Speaker: Dr Laura Sandy
The phenomenon of slave stealing has yet to attract scholarly attention; the numerous women branded as kidnappers and “negro thieves” are almost completely absent from the historiography of American slavery. Free women, across the spectrums of race and class, played central roles in these dangerous, illegal, ‘unfeminine’ ventures. On the other side of the law, slave-owning women, married and single, were also embroiled in slave stealing cases. They filed numerous suits to country courts across the South, attempting to retrieve their stolen enslaved people. Both slave stealing women and slave-owing women, despite their differing motivations, challenged contemporary gender conventions and exposed the fragility of social constructions of the gendered identity that underpinned social and political authority in the American South. In broad terms, their behaviour complicates traditional definitions of female resistance under slavery. These women protested their treatment by their communities, governors, and family and proved willing to break, or manipulate, the laws of slavery in order to advance their own interests, be they monetary, emotional, or ideological. Their challenges regularly tested the pillars on which a patriarchal slave society rested and placed them at the centre of local and national dramas which revolved around human trafficking and the right to own human property. Their actions were socially and culturally destabilizing and underlined the ambivalent nature of Southern law and custom. Slave stealing, therefore, contributed to the rising sense of insecurity over the future of the institution of slavery, shaped antebellum southern political thought and significantly contributed to the growth of sectionalism, which led to the outbreak of the American Civil War.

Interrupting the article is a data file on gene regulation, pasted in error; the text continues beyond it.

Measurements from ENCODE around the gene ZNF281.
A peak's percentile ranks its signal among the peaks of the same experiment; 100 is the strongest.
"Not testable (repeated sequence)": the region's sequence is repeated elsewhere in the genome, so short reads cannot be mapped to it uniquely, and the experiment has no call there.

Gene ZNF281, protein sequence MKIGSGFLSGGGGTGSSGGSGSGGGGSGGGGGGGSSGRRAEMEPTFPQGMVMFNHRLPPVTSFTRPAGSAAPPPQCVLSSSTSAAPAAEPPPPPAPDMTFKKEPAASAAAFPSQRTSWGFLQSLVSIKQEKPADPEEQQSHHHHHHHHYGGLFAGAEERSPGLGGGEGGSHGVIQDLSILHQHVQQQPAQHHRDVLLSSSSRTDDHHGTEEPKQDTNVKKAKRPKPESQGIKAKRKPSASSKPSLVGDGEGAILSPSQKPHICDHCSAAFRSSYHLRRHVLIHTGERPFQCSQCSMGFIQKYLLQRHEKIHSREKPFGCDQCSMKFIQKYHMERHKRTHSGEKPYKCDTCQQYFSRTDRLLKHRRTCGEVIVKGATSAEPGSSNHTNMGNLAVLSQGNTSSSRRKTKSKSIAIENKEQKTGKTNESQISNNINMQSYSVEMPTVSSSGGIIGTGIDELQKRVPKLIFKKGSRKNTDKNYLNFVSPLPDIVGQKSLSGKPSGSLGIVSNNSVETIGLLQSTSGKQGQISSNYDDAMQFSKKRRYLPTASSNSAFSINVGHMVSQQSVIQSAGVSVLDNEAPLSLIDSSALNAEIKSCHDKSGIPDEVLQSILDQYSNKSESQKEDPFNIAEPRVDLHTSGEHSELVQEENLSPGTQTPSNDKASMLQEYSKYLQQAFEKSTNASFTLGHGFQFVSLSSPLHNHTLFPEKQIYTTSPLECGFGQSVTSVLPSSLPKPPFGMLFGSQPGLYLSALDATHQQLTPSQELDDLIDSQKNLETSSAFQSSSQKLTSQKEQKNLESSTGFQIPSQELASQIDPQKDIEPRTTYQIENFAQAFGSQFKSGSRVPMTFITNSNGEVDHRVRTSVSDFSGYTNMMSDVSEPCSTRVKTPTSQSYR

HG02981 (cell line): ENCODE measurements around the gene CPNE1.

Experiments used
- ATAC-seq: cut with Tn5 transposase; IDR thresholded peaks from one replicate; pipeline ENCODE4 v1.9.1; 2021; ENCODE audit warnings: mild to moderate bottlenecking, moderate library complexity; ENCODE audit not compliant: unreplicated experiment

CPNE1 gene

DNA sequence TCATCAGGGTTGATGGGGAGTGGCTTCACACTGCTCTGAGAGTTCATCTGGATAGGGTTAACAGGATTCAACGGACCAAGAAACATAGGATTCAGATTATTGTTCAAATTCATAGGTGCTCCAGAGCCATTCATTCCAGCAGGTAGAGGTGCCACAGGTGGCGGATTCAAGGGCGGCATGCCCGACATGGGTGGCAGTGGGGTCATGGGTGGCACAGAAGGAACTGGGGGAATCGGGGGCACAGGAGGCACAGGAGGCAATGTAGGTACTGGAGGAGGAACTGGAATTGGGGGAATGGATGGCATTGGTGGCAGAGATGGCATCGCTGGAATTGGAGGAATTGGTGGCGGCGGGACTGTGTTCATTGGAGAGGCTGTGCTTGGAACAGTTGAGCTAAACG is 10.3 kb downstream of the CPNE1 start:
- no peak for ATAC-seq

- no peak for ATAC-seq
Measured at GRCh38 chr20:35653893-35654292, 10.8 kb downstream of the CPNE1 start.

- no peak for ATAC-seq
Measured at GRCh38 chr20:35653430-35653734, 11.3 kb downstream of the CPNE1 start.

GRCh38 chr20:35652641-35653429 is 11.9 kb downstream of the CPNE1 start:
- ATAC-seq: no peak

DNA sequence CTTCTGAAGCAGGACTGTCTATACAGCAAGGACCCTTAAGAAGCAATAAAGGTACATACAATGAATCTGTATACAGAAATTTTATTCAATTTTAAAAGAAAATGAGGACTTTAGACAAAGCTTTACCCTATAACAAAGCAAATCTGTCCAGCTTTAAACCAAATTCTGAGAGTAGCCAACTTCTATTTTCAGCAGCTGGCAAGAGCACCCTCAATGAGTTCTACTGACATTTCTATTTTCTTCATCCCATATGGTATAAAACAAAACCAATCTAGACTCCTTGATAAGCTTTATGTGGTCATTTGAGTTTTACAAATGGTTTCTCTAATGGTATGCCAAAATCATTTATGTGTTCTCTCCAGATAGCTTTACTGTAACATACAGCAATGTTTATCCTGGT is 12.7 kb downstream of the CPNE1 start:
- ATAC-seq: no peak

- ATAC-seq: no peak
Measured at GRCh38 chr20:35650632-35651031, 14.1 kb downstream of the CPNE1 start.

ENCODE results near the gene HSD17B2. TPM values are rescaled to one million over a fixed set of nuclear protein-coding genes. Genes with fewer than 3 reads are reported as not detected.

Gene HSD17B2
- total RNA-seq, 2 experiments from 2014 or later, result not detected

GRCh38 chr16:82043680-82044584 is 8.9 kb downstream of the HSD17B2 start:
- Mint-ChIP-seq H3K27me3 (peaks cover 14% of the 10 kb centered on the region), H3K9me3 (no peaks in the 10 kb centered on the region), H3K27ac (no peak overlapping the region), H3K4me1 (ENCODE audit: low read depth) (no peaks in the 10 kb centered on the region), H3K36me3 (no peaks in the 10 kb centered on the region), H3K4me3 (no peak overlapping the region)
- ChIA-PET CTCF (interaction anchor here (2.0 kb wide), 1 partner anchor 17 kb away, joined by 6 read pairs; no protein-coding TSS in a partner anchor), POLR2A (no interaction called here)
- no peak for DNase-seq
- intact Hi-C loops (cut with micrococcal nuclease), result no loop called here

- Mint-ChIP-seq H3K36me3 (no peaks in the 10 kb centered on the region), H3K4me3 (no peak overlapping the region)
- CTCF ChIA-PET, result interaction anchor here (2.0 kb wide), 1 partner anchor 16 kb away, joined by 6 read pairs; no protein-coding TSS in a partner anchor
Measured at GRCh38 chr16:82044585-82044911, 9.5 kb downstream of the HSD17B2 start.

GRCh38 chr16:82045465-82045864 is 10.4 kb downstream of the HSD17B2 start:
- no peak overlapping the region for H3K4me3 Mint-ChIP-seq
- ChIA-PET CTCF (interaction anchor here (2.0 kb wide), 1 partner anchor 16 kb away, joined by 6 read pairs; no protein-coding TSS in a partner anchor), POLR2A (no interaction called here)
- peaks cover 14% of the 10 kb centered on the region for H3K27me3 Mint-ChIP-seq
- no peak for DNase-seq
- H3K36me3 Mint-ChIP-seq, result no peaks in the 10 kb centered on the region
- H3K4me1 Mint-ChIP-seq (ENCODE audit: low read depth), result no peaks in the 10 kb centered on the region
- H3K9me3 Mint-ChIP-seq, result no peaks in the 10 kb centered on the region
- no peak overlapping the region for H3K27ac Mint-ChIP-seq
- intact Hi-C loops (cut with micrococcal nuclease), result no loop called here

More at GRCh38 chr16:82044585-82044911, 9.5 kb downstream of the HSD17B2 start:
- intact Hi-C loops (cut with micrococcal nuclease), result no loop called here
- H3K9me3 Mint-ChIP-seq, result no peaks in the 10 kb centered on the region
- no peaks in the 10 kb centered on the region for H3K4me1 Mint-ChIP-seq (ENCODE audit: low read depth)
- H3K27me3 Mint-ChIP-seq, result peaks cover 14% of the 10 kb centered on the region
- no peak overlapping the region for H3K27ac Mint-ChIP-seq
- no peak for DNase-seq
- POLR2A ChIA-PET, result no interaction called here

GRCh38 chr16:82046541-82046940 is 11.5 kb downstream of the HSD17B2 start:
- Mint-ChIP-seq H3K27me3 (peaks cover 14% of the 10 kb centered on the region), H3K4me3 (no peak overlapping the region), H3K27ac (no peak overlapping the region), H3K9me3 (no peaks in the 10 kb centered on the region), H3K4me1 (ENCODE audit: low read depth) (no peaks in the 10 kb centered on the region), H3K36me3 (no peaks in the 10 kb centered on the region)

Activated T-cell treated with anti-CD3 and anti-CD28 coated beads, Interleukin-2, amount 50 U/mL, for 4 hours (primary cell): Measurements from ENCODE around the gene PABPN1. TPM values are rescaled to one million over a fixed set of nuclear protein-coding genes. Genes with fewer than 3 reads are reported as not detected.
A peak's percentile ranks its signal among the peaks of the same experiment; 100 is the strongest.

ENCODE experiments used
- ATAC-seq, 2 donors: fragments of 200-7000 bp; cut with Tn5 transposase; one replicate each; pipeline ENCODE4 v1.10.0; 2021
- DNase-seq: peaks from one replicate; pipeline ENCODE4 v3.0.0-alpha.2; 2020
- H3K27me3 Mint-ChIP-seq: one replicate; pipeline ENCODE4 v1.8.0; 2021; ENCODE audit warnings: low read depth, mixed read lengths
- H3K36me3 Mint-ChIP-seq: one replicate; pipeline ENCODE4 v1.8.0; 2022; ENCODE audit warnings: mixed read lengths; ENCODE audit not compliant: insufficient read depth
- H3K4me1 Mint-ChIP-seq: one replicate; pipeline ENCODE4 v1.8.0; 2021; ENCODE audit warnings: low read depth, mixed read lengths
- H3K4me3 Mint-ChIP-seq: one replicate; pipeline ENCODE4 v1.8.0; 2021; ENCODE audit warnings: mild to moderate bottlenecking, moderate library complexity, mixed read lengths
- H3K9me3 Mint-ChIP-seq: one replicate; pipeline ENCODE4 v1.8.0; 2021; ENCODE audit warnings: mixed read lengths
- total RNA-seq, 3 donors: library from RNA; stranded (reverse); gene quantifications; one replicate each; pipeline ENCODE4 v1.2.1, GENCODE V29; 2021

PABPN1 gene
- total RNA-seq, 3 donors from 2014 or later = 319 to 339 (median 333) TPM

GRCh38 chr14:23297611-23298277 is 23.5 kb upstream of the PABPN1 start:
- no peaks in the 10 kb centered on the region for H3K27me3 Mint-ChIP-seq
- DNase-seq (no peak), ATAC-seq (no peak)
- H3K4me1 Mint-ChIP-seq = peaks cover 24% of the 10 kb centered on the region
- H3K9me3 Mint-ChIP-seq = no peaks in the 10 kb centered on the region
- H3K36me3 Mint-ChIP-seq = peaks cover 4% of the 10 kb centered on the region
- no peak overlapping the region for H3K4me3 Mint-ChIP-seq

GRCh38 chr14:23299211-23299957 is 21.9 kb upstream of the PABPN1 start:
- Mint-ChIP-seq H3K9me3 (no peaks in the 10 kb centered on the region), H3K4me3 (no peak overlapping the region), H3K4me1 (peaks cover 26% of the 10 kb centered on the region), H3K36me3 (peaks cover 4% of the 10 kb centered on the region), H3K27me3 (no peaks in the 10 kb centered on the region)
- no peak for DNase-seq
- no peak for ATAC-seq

Laura Sandy is a historian of slavery, North America and the Atlantic World and is, also, currently the University co-director of the Centre for the Study of International Slavery (CSIS). She She teaches undergraduate modules on colonial America, American slavery and Civil Rights and comparative slaveries. She joined the University of Liverpool in October 2015 having previously held full-time posts at Oxford Brookes University and Keele University. Laura’s ESRC funded PhD and Post-Doctoral award supported research on American slavery and led to the publication of works which review the lives of overseers (free and enslaved) and their wives on colonial slave plantations in Virginia and South Carolina. Her first book is entitled "The Overseers of Early American Slavery: Supervisors, Enslaved Labourers, and the Plantation Enterprise." She is also the editor of a collection of essays, "The Civil War and Slavery Reconsidered: Negotiating the Peripheries.” Her work has involved archival research in every former slave state in the southern United States looking at slavery, plantation management, resistance, free people of colour, voluntary enslavement, the theft of enslaved people and the laws of slavery. Her most recent work investigates the illegal trafficking of the enslaved in North America in the 18th and 19th centuries. Laura has advised on museum exhibitions and given talks on her research to historical societies, institutions, and schools in the UK, Europe, and the US.